Import Hipchat into Microsoft Teams

I have come up with 2 “hacky” solutions to this. Both will require development experience and the use of Microsoft Visual Studio. The second method is by far more preferred, but I will still explain both just to give some additional ideas.

While this explanation is for Hipchat, it should work with any other platform that gives you a dump of their data.

Both methods I recommend creating a “Hipchat” user in O365 – I will explain why later.

First, you will need the Hipchat dump of your history. You can get this from the admin portal of their website. The dump will include all of the information for the rooms – if you want to also include personal messages you will need to contact their support and fill out a privacy form. The dump will consist of a zip file that contains directories (they represent your rooms) that each contain JSON files broken up by dates that contain your individual message objects. Using Visual Studio, I created an application that parsed the dump and created a collection of objects. The objects were pretty simple, just one that contained the room name and a collection of chat information (sender, date, message, file attachments, etc.).

Now that you’ve got your data parsed nicely, here is where you can import into Teams.

Method 1 (not preferred, requires manual creation of channels): Using Visual Studio, Selenium (browser automation) and Sharepoint libraries. Unfortunately, for private chats, this method would have to be used.

Using a browser driver, set your driver.Url to your teams channel URL. You can get this by going to Teams in a web browser, going into your specific channel and copying out the URL. I would set a breakpoint (I prefer to do this in debug mode, you could probably set a wait task for that class to appear or something similar but this was easier and let me monitor) after you navigate to the channel as you will need to authenticate. Here is where you would login as your newly created Hipchat user from O365. After that, let your code continue and you can locate the input by class name using something like this:

var f = driver.FindElementByClassName("cke_wysiwyg_div");

From there, you can use the Selenium SendKeys function to input your chats. Now, the reason I recommend creating a Hipchat user is because since there is no way to use impersonation here (AFAIK), each message will seem to originate from the “Hipchat” user – but, by using markup you can make it look like it appears from the original sender from your previously built objects using something like this and will be searchable:

String message = String.Format("*[{0}]* - [ _{1}_ ] - {2}", a.From, a.Date, a.Message);
f.SendKeys(message);
f.SendKeys(Keys.Return);

It will look something like:

[ John Doe ] – [ 2017-01-01 ] – Chat Message

For file attachments, you would need to programatically download them from the Hipchat URL (provided in the dump), upload to Sharepoint under your Channels documents and add that new link to your chat as a separate message while going through your chat objects.

Method 2 (preferred): Using Visual Studio, Microsoft Graph API and Sharepoint libraries. Drawback – cannot create private chats (yet!) – would need to use Method 1 for that.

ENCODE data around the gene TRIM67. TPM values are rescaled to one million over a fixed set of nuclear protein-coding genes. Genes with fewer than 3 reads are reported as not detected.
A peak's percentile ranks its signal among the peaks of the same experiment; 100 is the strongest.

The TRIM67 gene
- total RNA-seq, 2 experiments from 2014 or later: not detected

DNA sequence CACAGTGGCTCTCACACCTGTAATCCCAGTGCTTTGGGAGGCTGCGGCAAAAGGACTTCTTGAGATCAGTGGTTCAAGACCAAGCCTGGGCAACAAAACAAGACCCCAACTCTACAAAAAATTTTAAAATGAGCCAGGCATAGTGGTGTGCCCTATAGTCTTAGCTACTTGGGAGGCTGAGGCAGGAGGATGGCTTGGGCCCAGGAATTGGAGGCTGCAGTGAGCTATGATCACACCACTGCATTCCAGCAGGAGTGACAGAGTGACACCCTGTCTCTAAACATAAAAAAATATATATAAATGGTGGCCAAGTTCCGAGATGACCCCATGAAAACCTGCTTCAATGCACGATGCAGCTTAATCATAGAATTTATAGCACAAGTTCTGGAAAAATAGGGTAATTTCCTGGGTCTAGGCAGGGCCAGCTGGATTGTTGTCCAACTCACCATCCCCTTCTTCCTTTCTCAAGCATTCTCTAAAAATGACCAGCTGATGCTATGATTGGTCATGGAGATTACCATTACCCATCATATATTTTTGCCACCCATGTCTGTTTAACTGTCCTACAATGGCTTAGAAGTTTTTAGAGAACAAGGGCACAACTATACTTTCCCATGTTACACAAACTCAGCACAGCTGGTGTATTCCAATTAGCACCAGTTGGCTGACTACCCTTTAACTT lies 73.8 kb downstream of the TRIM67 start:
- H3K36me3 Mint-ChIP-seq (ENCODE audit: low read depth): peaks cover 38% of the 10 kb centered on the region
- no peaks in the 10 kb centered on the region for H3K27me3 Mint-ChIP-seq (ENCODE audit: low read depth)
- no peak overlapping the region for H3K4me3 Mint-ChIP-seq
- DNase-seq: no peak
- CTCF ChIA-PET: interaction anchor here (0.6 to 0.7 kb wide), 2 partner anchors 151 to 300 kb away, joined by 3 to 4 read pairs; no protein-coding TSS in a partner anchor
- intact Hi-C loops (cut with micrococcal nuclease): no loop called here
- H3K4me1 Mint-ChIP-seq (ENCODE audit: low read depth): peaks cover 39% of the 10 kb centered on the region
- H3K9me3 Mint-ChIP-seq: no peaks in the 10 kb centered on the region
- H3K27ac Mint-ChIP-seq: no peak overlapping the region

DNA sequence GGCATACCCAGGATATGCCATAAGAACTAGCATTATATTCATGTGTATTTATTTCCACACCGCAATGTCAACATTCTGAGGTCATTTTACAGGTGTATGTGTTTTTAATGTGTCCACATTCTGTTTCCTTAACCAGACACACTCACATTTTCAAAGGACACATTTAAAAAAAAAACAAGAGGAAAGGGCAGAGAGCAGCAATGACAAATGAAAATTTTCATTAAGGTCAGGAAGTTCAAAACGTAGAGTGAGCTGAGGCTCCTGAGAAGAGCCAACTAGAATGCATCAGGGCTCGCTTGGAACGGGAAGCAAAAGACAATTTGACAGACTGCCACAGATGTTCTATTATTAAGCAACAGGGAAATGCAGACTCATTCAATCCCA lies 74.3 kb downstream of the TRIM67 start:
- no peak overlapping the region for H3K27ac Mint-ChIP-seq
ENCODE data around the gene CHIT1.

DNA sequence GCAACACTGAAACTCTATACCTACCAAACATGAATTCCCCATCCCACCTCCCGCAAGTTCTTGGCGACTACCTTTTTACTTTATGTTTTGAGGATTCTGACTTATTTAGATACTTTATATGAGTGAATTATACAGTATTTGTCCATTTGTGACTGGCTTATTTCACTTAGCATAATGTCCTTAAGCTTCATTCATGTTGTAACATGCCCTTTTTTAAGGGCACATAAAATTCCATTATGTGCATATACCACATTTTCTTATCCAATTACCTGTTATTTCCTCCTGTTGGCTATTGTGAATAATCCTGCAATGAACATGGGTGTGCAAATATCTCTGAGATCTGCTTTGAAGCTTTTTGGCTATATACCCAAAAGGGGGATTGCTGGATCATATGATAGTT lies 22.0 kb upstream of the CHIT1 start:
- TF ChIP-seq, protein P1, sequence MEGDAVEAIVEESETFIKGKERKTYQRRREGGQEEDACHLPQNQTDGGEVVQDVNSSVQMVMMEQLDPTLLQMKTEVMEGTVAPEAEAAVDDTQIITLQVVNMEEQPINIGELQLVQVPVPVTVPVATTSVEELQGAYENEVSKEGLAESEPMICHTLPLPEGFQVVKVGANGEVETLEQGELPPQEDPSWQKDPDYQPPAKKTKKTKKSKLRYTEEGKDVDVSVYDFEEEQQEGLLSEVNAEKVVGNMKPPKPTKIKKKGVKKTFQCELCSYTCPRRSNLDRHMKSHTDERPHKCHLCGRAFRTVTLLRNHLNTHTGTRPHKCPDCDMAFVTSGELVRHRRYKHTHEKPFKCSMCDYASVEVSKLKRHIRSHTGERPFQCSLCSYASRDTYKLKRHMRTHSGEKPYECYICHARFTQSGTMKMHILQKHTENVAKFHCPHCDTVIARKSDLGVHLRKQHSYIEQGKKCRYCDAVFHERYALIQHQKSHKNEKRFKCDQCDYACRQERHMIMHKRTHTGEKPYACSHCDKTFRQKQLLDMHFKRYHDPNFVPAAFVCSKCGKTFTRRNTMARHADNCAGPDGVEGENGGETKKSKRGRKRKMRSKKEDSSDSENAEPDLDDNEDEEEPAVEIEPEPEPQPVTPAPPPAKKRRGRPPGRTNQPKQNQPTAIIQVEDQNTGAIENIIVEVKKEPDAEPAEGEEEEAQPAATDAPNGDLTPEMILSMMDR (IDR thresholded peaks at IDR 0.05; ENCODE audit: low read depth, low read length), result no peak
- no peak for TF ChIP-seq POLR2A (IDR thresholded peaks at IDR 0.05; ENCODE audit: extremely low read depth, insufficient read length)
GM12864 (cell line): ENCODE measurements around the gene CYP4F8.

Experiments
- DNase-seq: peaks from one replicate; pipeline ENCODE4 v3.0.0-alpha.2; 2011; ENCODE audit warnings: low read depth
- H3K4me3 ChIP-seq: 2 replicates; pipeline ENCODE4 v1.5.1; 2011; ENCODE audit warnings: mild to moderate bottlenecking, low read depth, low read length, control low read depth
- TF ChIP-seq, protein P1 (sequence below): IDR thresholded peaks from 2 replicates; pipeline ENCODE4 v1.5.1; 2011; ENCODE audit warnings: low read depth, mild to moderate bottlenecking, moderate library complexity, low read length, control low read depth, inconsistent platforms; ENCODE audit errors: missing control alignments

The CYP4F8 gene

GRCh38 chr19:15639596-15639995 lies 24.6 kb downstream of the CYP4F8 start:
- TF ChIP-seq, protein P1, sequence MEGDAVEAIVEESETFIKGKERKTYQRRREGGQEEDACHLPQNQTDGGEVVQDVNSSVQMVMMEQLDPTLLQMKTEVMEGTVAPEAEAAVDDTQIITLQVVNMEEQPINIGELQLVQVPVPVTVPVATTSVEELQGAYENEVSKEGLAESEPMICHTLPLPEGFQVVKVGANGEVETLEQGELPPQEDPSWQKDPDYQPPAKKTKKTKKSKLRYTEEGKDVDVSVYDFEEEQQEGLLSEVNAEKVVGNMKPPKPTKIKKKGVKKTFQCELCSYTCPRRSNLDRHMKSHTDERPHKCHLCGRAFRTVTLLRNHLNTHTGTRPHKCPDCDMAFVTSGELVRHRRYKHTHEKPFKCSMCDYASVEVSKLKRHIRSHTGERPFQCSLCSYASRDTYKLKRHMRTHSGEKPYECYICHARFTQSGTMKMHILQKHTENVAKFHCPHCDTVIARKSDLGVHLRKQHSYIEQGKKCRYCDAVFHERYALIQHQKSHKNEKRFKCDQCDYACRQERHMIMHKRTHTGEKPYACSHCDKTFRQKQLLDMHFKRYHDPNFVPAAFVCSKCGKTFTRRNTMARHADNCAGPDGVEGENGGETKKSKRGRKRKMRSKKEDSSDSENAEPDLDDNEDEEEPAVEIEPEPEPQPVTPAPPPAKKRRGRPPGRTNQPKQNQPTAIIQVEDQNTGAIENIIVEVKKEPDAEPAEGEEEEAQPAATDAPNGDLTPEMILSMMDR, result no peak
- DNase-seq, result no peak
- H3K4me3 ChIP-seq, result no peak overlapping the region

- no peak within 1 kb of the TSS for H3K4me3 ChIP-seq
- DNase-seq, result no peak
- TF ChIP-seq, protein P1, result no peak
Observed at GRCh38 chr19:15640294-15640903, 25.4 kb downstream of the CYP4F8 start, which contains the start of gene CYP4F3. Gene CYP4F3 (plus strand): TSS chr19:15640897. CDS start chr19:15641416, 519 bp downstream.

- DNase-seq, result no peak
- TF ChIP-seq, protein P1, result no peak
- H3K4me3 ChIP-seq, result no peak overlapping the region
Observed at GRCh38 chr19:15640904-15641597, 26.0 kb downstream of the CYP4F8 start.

You can utilize the Microsoft Graph API to not only create chat threads, but also channels. This will obviously be the way to go. Using their beta API (https://developer.microsoft.com/en-us/graph/docs/concepts/overview) you can create channels and chats.

You can use their rest services and post method for the following:

Create channel URL with JSON for channel name/description:
String.Format(@"https://graph.microsoft.com/beta/groups/{0}/channels", groupID);

Create chat within channel with JSON for chat message information:
String.Format("https://graph.microsoft.com/beta/groups/{0}/channels/{1}/chatthreads", groupID, channelID);

Instead of using the Teams markup, you would need to use HTML to format your chats so they look like they originate from someone else other than the user you are authenticating with and will look the same as the above example in Method 1. You can do this by setting the contenttype in your json with your message. You might be able to get away with just using plain text with markup from Method 1.

Same concept used for attachments as Method 1 using sharepoint libraries.

As mentioned previously, the drawback to this is that the MS graph API does not yet have the ability to create private chats. You would need to import using Method 1 for private 1:1 chats.

I hope this helps some of you. While it’s certainly hacky, you can create an application that will do this in a few hours and it will work. Until Microsoft provides a better way to accomplish chat platform migrations, this will do the trick, as it will for us. Everything will be searchable and function properly…

Let me know what you think.

Leave a Reply

Fill in your details below or click an icon to log in:

WordPress.com Logo

You are commenting using your WordPress.com account. Log Out / Change )

Twitter picture

You are commenting using your Twitter account. Log Out / Change )

Facebook photo

You are commenting using your Facebook account. Log Out / Change )

Google+ photo

You are commenting using your Google+ account. Log Out / Change )

Connecting to %s